Wade in the water
Summertime conditions often put various bodies of water at very low levels. Some rivers and streams that were great for floating and fishing in the Spring and earlier Summer can become very difficult to navigate, even with shallow running crafts. In some streams, during late Summer conditions, you could end up dragging your boat or canoe more than you ride in it. This doesn’t mean we have to stop fishing. Give wading a try.
Wading and fishing is a great relaxing way to spend some time on a hot Summer’s day. It can also be very productive. If an angler has floated and fished a section of a river or stream multiple times, they usually find certain locations along the way to be much better fishing. By wading, and not covering as much distance as they would when floating through, an angler can slow things down and fish a known good area much more thoroughly. That’s not to say that we can’t stop and give extra attention to the best spots on a float, but the reality often is that we need to keep moving to get to the take-out point at the other end, especially if low water conditions are slowing us down.
For Summertime wading we don’t really need any specialized clothing or gear. There is no need for hip boots or chest waders. A pair or swim trunks or shorts works just fine. There is also no need for any type of special wading boots or shoes. An old pair of sneakers, crocs, or canvas river shoes is all we need for footwear. Polarized sunglasses are nice, as they help us see the bottom much better, and sometimes even locate fish.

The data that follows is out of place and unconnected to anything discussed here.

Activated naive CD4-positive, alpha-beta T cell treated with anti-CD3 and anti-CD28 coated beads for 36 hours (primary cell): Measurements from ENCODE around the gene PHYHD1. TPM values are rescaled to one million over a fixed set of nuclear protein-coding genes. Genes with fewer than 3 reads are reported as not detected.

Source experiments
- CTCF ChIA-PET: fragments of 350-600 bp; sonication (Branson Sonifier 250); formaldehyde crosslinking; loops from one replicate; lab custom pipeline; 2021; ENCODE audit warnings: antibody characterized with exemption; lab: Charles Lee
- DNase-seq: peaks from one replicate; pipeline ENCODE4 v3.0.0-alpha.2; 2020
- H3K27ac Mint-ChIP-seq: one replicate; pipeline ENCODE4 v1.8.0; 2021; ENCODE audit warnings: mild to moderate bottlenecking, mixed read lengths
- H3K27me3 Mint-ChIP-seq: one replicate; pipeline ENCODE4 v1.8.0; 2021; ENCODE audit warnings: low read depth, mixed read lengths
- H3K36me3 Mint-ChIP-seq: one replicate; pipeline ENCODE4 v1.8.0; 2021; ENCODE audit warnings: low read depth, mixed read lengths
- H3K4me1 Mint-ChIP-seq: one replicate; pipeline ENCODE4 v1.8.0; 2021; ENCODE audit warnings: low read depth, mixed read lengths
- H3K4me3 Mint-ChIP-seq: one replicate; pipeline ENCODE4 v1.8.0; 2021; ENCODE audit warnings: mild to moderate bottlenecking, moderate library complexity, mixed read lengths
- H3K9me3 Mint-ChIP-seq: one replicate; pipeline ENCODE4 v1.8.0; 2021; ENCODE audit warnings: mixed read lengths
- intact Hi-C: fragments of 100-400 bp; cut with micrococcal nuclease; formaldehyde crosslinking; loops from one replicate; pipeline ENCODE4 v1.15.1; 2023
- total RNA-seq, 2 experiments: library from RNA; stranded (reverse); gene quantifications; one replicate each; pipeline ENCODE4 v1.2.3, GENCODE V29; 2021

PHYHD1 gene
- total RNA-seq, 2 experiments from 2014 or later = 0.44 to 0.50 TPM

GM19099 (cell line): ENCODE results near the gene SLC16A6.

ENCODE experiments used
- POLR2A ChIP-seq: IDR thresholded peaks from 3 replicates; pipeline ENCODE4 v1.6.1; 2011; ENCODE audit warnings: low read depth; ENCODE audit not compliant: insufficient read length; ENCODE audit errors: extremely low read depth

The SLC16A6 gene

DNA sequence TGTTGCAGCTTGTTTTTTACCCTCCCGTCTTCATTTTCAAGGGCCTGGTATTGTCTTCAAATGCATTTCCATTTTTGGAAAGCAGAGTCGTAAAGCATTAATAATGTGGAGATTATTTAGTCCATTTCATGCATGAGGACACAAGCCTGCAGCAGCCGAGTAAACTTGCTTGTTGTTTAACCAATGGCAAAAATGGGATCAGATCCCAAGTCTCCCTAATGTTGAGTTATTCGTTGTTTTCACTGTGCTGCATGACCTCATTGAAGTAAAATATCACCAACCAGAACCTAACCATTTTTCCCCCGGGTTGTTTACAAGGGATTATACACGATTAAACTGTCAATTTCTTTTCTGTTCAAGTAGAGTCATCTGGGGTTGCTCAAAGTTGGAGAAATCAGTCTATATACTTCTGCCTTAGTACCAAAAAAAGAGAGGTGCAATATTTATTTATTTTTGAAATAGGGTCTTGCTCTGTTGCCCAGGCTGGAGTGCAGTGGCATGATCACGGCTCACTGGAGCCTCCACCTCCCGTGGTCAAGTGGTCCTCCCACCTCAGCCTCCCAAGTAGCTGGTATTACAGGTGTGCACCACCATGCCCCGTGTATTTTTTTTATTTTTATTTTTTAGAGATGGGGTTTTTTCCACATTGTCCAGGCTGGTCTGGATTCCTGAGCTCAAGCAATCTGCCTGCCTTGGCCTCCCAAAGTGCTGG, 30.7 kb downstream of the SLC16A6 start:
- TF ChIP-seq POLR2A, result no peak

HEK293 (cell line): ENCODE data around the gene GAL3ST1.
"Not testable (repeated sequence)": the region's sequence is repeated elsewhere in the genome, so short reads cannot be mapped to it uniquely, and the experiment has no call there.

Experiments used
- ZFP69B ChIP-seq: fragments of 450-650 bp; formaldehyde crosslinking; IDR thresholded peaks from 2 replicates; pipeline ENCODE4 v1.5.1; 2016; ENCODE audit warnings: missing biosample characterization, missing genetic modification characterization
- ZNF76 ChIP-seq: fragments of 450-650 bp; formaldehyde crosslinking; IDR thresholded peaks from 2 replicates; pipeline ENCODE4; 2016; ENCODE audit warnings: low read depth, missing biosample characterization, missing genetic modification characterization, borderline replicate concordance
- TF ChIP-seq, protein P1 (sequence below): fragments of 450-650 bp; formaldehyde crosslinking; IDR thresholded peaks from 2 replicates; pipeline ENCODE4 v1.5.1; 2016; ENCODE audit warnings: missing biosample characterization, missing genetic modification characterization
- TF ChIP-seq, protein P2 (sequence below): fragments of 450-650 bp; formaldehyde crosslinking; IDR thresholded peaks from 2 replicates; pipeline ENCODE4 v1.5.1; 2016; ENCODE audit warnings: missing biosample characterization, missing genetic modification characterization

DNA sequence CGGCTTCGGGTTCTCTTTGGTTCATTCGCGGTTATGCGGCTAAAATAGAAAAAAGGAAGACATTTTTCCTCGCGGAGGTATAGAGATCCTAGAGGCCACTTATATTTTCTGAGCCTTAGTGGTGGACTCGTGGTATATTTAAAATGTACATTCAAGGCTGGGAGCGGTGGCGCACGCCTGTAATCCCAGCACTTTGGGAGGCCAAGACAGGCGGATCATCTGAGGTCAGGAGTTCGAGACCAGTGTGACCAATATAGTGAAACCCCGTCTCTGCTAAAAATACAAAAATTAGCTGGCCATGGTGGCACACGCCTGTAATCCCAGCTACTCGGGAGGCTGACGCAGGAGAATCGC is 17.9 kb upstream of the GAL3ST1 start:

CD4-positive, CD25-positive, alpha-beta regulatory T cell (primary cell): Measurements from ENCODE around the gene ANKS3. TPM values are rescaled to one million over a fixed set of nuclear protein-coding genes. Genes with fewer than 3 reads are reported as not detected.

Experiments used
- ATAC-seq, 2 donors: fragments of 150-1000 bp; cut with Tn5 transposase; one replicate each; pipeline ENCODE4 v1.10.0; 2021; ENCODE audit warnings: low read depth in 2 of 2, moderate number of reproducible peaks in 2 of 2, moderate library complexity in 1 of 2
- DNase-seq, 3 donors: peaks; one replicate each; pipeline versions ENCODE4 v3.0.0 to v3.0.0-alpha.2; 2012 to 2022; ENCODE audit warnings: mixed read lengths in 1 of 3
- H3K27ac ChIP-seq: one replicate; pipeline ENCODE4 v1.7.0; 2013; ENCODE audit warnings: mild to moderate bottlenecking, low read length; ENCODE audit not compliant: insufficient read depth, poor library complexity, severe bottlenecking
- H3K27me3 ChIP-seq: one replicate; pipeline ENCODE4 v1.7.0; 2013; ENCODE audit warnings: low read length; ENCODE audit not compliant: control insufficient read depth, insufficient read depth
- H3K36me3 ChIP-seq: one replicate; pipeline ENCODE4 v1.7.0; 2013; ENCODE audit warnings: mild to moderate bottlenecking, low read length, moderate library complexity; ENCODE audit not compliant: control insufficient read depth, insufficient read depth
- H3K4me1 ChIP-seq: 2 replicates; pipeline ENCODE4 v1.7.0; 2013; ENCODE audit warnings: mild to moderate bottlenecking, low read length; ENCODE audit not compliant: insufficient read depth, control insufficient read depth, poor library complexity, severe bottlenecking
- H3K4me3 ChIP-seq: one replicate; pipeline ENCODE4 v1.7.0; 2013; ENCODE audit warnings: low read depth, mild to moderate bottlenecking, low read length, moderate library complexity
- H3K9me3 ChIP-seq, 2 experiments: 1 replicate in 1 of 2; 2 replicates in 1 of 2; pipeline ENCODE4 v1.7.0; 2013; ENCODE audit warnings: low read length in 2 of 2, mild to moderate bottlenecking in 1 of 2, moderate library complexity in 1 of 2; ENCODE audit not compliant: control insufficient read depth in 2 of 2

Anglers often concentrate on the deeper holes, but the oxygenated areas just below riffles, and anywhere cold springs feed into the river can be especially good during hot weather.
Another fishing technique that can be very fun and productive under these conditions, is something I think of as “hybrid wading.” We will take a small boat, raft, or canoe to the river with us, but are not going to ride it downstream to a take-out point. We sometimes paddle a short distance up or down stream in order to get out and fish certain spots. But usually the “boat” is just pulled along or anchored to make it easier to carry extra rods, tackle, coolers, phones, cameras, etc.
My buddy Tim Stapleton often ties a small inflatable raft to his belt and simply tows it and all of his gear along with him as he fishes. I prefer to use a small square back, flat bottomed canoe, that I usually pull out into the river and anchor. This also gives me the option of getting in and paddling for short distances if needed. If you take any kind of craft into the water, be sure to check and follow all boating rules and regulations regarding the use of life preservers etc.
Don’t stay home just because the water in your favorite river or stream is too low to float from your usual put in to take out. Find access to some of the areas that you normally like to fish when you do float through. If there is no public access nearby, meet with landowners to see if you can secure permission. Wading in your favorite spots can lead to some great fishing. Besides, even if the fish don’t cooperate, there are worse ways to spend a hot Summer day than splashing around in the water. Get out there and enjoy your Summer!
Wade Shambaugh has lived in Morgan County his whole life and is a lifelong outdoorsman.